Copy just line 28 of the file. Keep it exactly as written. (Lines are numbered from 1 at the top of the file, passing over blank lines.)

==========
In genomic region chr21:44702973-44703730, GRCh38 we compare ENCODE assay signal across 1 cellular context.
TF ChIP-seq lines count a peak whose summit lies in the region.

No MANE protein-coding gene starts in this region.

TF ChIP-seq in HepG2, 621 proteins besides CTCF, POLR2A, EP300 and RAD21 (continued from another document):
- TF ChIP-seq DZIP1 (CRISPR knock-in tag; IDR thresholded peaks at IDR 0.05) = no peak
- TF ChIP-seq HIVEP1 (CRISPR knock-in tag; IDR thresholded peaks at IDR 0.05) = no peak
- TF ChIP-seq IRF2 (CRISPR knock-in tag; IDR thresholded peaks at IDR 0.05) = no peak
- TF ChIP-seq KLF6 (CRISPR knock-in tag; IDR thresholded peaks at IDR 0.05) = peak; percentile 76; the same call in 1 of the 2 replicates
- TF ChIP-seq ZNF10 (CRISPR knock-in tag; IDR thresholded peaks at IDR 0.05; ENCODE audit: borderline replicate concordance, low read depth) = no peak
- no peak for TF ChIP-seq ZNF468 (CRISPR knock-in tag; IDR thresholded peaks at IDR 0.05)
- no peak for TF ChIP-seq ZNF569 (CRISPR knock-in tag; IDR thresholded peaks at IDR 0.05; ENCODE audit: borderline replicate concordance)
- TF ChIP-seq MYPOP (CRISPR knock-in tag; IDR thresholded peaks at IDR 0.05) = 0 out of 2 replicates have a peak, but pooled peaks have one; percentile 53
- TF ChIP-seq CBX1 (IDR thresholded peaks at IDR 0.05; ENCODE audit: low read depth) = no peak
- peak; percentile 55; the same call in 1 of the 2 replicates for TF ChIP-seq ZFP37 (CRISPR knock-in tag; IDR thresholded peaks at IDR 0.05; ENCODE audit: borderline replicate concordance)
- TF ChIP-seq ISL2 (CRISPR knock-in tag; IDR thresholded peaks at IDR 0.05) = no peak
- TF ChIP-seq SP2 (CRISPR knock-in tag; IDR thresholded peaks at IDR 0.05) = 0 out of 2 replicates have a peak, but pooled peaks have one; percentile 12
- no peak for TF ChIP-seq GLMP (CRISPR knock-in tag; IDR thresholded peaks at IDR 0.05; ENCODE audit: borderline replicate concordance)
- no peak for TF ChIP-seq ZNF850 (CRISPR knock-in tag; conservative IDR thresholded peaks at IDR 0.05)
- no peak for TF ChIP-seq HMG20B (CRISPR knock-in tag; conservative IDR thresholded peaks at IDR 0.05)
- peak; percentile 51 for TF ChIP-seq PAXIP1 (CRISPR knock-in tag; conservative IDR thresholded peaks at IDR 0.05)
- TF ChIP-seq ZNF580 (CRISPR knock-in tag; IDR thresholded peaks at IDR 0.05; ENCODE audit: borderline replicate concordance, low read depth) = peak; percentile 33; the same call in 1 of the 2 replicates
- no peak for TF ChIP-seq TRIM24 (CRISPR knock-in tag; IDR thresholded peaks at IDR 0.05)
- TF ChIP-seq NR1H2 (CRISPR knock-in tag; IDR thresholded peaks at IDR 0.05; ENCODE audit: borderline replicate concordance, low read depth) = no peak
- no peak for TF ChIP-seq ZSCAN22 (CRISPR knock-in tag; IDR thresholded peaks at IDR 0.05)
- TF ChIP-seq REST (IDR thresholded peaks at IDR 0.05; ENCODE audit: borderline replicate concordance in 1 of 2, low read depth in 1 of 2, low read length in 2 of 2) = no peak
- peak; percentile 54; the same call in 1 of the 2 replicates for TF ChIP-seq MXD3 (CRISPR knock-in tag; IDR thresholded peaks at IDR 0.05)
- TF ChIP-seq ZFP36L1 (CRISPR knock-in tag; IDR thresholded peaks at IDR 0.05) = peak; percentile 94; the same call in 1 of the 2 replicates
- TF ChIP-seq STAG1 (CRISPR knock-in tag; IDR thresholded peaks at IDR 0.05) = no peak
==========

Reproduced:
- TF ChIP-seq STAG1 (CRISPR knock-in tag; IDR thresholded peaks at IDR 0.05) = no peak